Weaving, the creation of textiles or cloth by interlacing materials, is one of the original craft activities taught at Rockbrook. From a beginner’s potholder project to using a full-sized floor loom, there are many types of weaving camp projects that campers can try at Rockbrook.

frame loom project

Weaving for Girls

Weaving is one of the original camp activities at Rockbrook, popular with the very first girls in 1921 and right up to today.

Camp girls use colorful yarns, threads, and other flexible fibers to create beautiful alternating patterns in their weavings.

Weave something and take it home as a keepsake! Small or large, simple or complex, woven projects are fun to make.

summer camp weaving girl

Learning to Weave at Camp

Warp, weft, and treadle! You may have never heard these words or know anything about weaving, but don’t worry camp is a perfect place to learn.

Our fiber arts staff will help you get started, design a weaving pattern, and get you comfortable with the techniques used to create your project.

From finger weaving, to frame and lap looms, to table-top and full-sized floor looms, there’s always a new weaving technique to learn.

summer camp basket weaving

All Kinds of Weaving

Using these different weaving techniques, girls can weave tapestries, belts, rugs, placemats, and all sorts of colorful cloth.

Basket weaving is another option. Often done outside on a porch or sitting next to a mountain stream, campers use flexible reed and cane to build working baskets.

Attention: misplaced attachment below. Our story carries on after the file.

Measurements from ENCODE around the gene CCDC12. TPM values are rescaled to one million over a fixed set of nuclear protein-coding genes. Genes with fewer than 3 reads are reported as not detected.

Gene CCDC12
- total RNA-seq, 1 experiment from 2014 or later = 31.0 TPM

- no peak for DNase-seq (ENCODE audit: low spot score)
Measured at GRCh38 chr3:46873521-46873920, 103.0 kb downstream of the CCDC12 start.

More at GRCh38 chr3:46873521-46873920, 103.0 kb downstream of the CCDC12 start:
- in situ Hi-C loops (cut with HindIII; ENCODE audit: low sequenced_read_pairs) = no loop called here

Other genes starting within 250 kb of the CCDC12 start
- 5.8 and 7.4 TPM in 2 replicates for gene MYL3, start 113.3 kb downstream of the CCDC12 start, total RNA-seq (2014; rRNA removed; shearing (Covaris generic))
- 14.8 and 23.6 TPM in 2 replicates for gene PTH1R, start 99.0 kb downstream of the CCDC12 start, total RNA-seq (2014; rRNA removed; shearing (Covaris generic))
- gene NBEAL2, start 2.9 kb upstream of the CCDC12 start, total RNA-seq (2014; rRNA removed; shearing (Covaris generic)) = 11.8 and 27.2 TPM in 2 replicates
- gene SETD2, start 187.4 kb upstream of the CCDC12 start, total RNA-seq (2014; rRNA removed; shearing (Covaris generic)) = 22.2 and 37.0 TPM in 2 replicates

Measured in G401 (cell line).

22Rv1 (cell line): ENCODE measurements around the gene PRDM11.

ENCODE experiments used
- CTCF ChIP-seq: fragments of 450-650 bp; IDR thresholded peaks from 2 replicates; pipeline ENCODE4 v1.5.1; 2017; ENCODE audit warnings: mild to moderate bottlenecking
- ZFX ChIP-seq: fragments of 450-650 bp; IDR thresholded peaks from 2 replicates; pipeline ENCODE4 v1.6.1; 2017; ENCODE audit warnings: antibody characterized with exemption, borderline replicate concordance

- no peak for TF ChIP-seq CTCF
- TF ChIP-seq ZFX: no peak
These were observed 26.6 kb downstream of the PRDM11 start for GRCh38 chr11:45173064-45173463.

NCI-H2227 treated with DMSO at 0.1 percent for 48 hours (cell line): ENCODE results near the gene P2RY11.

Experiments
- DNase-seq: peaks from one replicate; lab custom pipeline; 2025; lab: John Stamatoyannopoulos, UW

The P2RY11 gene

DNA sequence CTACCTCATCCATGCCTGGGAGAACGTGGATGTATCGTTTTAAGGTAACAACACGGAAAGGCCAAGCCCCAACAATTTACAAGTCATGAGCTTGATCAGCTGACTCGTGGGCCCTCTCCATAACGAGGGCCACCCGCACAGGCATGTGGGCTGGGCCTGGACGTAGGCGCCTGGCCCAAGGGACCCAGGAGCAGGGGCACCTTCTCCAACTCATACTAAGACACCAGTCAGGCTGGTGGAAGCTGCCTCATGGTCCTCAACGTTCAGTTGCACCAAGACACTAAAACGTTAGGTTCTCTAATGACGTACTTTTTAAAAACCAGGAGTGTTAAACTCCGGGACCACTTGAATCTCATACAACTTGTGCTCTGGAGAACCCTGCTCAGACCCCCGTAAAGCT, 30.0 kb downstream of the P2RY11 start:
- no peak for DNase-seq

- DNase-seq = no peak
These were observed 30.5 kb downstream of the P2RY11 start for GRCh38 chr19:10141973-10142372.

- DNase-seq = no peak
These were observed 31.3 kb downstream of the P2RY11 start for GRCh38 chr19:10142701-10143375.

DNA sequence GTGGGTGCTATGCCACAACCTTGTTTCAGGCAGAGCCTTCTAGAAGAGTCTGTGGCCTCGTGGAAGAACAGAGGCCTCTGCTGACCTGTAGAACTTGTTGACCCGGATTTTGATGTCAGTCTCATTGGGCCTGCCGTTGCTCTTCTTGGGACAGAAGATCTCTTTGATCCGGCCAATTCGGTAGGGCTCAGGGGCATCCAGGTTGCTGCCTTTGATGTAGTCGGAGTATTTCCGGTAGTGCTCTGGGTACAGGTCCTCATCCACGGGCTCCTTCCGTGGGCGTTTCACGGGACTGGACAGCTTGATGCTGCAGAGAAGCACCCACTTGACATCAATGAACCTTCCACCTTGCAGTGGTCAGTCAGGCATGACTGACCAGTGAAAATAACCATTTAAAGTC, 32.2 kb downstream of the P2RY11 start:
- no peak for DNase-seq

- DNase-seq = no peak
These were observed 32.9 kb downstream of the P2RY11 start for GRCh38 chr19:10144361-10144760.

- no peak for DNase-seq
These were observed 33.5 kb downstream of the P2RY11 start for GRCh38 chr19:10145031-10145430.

Strips of t-shirt material, sometimes beads and tinsel, and natural vines can all be woven into a project. Weaving is also a chance to show your creativity.

Summer Camp Weaving

summer camp weaving project

Our weaving classes take place in a 19th century log cabin called Curosty. In a catalog from the 1930’s Curosty is described as: “a place where the lore of the mountains is preserved in the indigenous craft of weaving.”

Finger weaving is one of the simplest types of weaving, using only yarn or “loopers and your fingers to make things like necklaces and belts. These accessories are great for all of the dress up opportunities at Rockbrook! Another very popular weaving project is to use the potholder looms to create colorful potholders and practice weaving techniques.

Flat lap looms allow girls to really understand how “warp” and “weft” work. The warp threads are the tight threads strung across the loom, providing structure for the fabric. The weft threads are the pieces of colorful yarn that get drawn through the warp, usually creating patterns.

Girls may also get a chance to do basket weaving, usually done outside where the girls can place their feet in the cool stream as they work.

Once campers have mastered the basics, they can try larger and more complicated projects. Rockbrook has table looms and wide standing Leclerc floor looms. The girls are taught different geometric patterns that are created by lifting groups of warp fibers as the weft is passed between them. Complimentary colors are selected for the thread and yarn, helping to create a beautiful geometric cloth. An exciting part of weaving is seeing how each row can allow a new pattern to emerge. As a traditional activity that is not frequently taught, Rockbrook girls get a special chance to take part in a rewarding craft that has a rich history. For some girls, weaving at camp can begin a lifelong hobby that allows their creative talents to shine.

proud child weaver